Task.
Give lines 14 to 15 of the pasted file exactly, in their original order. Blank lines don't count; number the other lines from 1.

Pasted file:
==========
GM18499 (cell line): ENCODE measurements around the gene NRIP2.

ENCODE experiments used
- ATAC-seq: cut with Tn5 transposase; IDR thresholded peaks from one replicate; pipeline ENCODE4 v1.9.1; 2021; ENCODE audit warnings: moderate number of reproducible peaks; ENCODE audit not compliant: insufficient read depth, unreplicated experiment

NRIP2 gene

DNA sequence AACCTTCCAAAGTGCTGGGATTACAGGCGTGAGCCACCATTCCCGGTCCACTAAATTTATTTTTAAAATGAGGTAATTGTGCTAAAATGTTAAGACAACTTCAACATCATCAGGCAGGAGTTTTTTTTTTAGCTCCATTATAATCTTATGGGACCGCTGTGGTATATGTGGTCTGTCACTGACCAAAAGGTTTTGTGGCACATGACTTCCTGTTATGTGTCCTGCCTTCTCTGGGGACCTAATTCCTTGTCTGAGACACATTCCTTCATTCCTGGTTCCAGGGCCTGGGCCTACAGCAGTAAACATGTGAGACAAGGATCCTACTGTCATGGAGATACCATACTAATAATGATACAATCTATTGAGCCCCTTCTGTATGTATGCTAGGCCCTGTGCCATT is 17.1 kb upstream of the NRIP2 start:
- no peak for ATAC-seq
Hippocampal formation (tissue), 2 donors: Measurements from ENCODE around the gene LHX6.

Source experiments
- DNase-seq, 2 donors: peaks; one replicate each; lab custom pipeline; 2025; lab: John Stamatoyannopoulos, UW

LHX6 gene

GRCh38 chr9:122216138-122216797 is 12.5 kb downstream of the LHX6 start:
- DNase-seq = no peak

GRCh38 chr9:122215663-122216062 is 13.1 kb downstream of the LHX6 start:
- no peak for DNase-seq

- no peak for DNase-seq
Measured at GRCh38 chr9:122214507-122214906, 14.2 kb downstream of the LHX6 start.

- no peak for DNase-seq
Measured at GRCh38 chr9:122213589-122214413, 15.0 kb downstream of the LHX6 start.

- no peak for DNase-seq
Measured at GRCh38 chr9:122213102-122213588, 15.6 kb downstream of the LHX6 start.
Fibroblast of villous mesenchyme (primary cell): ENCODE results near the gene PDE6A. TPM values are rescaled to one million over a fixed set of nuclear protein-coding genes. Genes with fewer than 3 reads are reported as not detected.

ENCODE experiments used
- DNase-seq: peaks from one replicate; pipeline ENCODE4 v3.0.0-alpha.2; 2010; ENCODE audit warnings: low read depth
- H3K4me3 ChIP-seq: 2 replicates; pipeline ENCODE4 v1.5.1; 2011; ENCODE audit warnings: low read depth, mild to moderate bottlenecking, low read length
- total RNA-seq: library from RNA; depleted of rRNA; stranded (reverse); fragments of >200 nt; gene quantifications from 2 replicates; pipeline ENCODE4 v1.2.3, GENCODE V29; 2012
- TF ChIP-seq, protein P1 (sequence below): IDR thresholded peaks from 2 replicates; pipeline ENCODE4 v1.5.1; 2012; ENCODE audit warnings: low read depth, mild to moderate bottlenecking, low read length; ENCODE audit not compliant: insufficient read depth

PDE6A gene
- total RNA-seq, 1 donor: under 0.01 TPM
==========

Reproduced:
- no peak for DNase-seq

- no peak for DNase-seq